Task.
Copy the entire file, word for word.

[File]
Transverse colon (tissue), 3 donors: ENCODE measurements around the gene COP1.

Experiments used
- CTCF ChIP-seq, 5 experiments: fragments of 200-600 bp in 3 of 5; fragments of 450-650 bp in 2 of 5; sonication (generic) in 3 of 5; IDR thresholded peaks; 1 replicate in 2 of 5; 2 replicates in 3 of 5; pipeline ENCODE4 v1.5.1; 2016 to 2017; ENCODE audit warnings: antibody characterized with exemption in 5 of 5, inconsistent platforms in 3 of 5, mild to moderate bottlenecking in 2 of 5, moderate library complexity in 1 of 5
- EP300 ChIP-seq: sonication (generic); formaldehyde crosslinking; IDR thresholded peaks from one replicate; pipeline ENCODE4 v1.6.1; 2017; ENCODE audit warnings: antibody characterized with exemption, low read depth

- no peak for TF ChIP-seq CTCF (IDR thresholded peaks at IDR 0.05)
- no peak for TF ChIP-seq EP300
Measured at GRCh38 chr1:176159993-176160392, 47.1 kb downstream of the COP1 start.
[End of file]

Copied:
Transverse colon (tissue), 3 donors: ENCODE measurements around the gene COP1.

Experiments used
- CTCF ChIP-seq, 5 experiments: fragments of 200-600 bp in 3 of 5; fragments of 450-650 bp in 2 of 5; sonication (generic) in 3 of 5; IDR thresholded peaks; 1 replicate in 2 of 5; 2 replicates in 3 of 5; pipeline ENCODE4 v1.5.1; 2016 to 2017; ENCODE audit warnings: antibody characterized with exemption in 5 of 5, inconsistent platforms in 3 of 5, mild to moderate bottlenecking in 2 of 5, moderate library complexity in 1 of 5
- EP300 ChIP-seq: sonication (generic); formaldehyde crosslinking; IDR thresholded peaks from one replicate; pipeline ENCODE4 v1.6.1; 2017; ENCODE audit warnings: antibody characterized with exemption, low read depth

- no peak for TF ChIP-seq CTCF (IDR thresholded peaks at IDR 0.05)
- no peak for TF ChIP-seq EP300
Measured at GRCh38 chr1:176159993-176160392, 47.1 kb downstream of the COP1 start.